Wednesday, August 13, 2008
Mary Ellen Stephens
Mary Ellen Stephens was born on the 11th of June, 1861, the first child of Andrew Jackson Stephens and Susan Smiley of Pulaski County, Kentucky. Mary Ellen is my great-grandmother on my father's side. Her son was my grandfather, Andrew Montgomery Goff.
The Stephens family is an interesting one to study, because the Stephens and the Smileys appear to be so different. Susan's father was a Baptist preacher, Eliphalet Smiley. Her mother, Eleanor (nee Holmes,) must have been the classic preacher's wife, moving with him from Virginia to Kentucky to plant churches and spread the Gospel.
Andrew's father, Ebenezer Stephens, however, was entirely different. Ebenezer apparently couldn't be without a wife. He married often and always younger. On his deathbed, Ebenezer sent a letter to the Justice Of the Peace to hurry on to his house so they could get the marriage on with, because he was too tired to make the trek into town. I'm not entirely sure yet who Andrew's mother is. I'm still working on that one.
Andrew, however, by all indications was a strict disciplinarian with the children who came after Mary Ellen; however, the war would take him away the following year, and he would not return to Somerset until the Civil War was over. By that time, his one and only child, Mary Ellen, would have been five years old. From that point on, family lore has it that Mary Ellen was demonstrably spoiled.
Mary Ellen was married a first time to a man from New Jersey, an apparent travelling salesman. This was a shotgun wedding, but I have not been able to document what exactly happened to her son. I do believe that Andrew and Susan reared him but as yet cannot prove it. The family is also not sure what happened to her husband. She left the state for awhile, but she came back and married again. That marriage ended in divorce.
Mary Ellen married my great-grandfather, Richard Goff, in 1891. She gave birth to Andrew Montgomery on June 28, 1892 and Icy May in 1984. I remember my grandfather talking about his mother. His father, Richard, died on November 23, 1906, when he was 14. Mary Ellen moved back in with Andrew and Susan. Andrew played the fiddle, and he's the one who taught my grandfather to play. They were very poor, and that was their only form of entertainment.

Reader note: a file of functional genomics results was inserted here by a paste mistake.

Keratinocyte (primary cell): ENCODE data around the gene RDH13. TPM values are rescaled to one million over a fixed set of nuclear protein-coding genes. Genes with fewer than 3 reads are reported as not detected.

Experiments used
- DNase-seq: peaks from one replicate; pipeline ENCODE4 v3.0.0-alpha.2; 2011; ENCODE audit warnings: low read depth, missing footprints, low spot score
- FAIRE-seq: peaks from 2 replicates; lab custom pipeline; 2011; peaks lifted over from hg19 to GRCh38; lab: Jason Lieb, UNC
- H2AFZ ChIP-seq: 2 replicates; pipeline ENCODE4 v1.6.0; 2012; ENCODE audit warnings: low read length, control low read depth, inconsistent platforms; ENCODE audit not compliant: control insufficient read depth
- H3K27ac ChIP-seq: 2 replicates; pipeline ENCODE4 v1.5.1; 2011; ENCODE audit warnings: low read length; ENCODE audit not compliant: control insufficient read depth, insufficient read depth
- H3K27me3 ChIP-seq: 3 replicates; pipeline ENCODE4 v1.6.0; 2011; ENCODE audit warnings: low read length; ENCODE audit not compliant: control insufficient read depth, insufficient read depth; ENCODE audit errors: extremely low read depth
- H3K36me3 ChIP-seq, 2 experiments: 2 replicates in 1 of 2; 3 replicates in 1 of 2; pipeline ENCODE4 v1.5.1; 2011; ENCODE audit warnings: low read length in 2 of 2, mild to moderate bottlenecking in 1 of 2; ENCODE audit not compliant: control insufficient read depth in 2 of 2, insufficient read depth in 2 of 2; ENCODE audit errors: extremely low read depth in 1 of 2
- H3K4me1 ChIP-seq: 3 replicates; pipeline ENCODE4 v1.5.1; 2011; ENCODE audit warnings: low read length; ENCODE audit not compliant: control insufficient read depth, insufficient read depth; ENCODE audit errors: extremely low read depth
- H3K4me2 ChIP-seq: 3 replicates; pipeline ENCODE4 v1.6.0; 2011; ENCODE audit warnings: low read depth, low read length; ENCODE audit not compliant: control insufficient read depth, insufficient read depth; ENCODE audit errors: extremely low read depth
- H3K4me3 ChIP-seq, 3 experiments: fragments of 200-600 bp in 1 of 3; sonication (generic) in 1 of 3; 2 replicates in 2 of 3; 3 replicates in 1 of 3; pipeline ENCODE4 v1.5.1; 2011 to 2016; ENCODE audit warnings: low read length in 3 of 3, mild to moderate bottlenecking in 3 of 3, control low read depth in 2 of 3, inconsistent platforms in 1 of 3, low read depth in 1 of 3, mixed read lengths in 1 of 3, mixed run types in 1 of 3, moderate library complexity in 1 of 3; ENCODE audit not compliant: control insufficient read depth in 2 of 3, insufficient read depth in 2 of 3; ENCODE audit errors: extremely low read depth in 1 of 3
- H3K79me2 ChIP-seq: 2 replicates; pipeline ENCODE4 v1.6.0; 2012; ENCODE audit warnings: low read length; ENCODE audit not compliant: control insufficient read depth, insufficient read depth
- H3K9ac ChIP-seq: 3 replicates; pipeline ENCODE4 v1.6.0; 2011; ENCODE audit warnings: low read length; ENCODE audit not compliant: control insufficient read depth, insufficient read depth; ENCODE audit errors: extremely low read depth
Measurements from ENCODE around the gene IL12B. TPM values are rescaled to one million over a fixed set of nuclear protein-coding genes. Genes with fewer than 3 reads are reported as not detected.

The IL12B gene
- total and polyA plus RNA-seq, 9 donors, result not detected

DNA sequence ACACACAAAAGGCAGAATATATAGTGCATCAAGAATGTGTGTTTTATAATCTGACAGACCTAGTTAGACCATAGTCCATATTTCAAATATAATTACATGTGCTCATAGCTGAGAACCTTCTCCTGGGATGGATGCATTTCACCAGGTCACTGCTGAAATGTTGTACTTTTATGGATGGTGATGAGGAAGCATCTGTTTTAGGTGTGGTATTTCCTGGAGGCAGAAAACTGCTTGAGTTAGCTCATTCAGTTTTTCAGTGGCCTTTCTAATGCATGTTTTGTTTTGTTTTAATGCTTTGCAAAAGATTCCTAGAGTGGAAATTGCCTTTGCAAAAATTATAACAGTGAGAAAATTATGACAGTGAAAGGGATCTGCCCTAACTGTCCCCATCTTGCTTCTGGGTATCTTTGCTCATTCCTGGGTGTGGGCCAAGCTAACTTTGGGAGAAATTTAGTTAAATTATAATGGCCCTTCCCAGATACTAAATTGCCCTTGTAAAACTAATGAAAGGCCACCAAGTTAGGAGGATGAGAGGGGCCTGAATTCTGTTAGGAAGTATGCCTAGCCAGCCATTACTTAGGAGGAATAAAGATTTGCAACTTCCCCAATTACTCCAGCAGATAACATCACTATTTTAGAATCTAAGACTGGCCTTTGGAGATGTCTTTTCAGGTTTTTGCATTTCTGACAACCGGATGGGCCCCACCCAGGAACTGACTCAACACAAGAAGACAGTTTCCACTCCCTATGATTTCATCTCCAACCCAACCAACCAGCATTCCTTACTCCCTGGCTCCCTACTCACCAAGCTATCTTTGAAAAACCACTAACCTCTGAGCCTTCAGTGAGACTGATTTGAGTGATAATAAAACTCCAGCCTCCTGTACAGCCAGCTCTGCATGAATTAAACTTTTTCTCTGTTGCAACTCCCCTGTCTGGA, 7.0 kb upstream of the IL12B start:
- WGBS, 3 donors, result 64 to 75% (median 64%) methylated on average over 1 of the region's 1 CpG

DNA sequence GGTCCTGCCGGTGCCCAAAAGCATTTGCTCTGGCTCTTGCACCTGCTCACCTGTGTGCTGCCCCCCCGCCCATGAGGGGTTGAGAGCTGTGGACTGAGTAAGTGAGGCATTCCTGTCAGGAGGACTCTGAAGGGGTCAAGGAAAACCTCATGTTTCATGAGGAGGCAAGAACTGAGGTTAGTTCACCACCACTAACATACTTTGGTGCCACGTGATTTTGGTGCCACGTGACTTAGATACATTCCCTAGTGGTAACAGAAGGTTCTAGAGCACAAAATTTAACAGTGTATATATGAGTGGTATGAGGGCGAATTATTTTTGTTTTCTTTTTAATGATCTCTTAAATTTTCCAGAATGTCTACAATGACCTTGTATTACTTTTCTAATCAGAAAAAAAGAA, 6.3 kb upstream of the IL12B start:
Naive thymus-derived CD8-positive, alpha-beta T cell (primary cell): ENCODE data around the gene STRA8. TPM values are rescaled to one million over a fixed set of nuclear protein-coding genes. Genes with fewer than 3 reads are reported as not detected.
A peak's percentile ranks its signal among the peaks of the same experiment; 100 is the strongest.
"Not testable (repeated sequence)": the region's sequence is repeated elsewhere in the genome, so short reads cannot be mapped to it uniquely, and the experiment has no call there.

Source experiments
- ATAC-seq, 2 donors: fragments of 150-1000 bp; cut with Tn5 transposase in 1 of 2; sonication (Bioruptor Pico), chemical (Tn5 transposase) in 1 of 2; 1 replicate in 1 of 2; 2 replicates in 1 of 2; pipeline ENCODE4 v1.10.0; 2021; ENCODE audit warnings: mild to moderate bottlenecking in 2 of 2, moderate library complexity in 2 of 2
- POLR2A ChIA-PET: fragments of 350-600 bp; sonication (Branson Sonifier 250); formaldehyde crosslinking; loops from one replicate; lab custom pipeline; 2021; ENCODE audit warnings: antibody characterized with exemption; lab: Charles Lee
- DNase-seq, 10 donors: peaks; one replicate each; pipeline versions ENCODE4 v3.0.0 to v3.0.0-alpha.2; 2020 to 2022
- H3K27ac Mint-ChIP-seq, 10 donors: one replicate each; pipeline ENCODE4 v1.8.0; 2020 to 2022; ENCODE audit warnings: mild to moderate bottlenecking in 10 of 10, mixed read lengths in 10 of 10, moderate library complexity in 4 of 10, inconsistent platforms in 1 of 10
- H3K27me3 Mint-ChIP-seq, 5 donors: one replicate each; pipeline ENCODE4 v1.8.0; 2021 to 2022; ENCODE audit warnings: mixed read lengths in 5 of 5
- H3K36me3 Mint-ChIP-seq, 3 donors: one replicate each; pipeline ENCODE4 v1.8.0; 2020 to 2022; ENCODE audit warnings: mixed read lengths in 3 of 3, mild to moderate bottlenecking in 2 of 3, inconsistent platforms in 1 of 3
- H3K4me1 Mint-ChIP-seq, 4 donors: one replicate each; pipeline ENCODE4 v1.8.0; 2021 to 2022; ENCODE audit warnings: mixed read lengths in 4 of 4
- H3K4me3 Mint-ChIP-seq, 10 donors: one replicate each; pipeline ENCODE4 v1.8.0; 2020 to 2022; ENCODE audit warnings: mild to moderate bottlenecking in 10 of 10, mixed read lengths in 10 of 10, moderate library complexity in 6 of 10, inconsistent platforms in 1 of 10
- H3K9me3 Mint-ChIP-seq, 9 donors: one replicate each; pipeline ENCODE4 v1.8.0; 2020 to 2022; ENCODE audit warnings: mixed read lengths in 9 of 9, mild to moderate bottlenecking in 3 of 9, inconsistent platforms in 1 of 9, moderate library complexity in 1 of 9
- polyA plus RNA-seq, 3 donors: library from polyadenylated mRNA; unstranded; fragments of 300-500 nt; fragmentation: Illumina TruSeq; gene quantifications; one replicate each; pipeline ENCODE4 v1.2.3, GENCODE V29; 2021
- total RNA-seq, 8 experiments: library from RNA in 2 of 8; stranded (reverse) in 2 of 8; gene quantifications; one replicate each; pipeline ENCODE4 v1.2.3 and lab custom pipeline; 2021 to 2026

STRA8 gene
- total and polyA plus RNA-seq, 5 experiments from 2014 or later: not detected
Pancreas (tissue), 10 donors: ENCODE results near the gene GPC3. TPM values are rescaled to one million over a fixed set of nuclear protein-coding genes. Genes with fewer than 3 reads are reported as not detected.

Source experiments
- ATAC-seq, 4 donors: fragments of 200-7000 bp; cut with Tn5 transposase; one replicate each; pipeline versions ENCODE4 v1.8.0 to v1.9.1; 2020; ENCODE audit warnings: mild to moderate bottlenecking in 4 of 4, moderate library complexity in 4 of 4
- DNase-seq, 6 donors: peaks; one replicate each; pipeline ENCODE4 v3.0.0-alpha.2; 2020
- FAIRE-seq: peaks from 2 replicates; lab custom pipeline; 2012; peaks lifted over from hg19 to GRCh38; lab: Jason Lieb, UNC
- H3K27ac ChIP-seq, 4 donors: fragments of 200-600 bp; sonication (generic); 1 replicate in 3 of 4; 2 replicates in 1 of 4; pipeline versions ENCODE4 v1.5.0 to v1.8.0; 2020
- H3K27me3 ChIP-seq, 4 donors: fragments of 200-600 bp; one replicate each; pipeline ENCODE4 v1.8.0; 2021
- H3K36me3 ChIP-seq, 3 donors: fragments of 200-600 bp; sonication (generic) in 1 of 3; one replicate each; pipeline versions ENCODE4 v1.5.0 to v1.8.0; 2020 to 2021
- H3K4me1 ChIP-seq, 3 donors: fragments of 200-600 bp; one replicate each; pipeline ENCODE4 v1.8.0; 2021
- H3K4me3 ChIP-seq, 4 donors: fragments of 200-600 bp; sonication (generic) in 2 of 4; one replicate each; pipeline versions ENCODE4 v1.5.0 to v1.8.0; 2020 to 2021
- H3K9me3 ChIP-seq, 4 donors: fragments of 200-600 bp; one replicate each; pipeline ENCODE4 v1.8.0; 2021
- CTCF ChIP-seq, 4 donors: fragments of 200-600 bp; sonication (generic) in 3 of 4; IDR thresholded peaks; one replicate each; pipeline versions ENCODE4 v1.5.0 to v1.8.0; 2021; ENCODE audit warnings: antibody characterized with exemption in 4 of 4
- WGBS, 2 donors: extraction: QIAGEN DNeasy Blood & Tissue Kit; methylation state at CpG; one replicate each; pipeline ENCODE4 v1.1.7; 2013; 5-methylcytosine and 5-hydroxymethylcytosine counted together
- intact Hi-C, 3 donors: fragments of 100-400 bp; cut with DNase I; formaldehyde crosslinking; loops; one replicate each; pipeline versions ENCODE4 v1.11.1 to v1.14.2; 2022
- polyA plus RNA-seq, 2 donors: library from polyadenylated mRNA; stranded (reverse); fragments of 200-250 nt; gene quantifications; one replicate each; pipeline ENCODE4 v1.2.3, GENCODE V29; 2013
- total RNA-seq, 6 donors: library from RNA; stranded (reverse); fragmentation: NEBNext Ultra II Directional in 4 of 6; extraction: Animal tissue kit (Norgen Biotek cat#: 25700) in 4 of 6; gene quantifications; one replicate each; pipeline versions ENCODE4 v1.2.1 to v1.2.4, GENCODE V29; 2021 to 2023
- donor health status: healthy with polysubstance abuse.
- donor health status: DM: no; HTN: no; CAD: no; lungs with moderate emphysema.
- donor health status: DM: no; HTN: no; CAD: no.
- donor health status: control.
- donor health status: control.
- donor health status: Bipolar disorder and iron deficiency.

At some point, Mary Ellen started taking her children to church at Pittman Creek Baptist Church. The lived in a little patch of dirt called Strawberry, Kentucky. When Andrew turned 16, he got work on the barges moving on the Cumberland River. Icy married Colonel Heath in 1910. Andrew married Nellie Hughes on April 29, 1913. I know from my father's recollection that Mary Ellen became ill in the fall of 1917 and died on January 3, 1918.
I have only superficial documentation of her death, at this point, but she is interred in Love's Cemetery next to her mother and father. However, this is a detail that puzzles me. The only reason I can think of why she isn't buried along side of her husband is that he is buried along side of his first wife. This would be reasonable if we knew that Richard's first wife, Dicey, had died and was buried in Rushbranch Cemetery. This throws a wrench into the idea that Dicey divorced Richard and moved to Iowa. Regardless, Mary Ellen is interred in Love's, and the name on her tombstone says, Stephens, not Goff. I can only suppose that since her mother outlived her, Susan put her name on the stone, not thinking it should have said Goff. I can't really be sure until I find more documentation. The last time I visited Love's Cemetery, however, Mary Ellen's tombstone had been damaged by a falling tree. Sadly, I'm certain it has not been repaired.
Mary Ellen, by all indications, was a head strong woman with a mind of her own. Andrew and Susan spoiled her, and she probably spent more time that most building her Christian testimony. Legend has it that she was musical like her father and son, and she could also read and write. I can also see that Mary Ellen is where Dad got his square jaw and ears that stick out at the top. I can't wait to meet her someday soon.